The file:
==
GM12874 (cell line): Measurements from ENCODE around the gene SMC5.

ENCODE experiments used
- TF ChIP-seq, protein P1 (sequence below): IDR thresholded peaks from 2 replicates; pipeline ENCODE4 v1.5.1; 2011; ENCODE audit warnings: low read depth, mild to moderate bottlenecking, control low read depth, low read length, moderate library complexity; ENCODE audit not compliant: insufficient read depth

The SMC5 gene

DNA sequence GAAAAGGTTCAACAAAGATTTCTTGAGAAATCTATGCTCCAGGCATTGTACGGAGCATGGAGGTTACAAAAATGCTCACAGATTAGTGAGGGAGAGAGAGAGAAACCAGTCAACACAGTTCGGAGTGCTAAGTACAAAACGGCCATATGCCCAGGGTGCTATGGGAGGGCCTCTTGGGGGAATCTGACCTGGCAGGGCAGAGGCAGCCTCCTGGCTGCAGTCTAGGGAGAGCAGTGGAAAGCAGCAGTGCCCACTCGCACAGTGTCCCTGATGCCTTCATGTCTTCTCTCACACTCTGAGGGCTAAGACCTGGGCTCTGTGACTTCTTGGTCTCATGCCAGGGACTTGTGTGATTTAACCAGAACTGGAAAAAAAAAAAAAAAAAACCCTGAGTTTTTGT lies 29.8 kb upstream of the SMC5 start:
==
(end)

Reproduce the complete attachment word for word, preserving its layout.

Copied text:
GM12874 (cell line): Measurements from ENCODE around the gene SMC5.

ENCODE experiments used
- TF ChIP-seq, protein P1 (sequence below): IDR thresholded peaks from 2 replicates; pipeline ENCODE4 v1.5.1; 2011; ENCODE audit warnings: low read depth, mild to moderate bottlenecking, control low read depth, low read length, moderate library complexity; ENCODE audit not compliant: insufficient read depth

The SMC5 gene

DNA sequence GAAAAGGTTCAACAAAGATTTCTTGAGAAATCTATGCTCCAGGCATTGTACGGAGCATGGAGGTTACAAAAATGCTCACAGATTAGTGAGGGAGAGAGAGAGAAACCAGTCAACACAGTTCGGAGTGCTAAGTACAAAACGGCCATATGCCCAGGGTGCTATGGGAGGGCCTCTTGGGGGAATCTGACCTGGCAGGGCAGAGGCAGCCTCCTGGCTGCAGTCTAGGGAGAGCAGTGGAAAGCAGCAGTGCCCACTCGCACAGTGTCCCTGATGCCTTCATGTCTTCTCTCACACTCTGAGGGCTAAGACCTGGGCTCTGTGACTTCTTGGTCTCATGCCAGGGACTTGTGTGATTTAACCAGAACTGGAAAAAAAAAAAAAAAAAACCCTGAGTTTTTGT lies 29.8 kb upstream of the SMC5 start: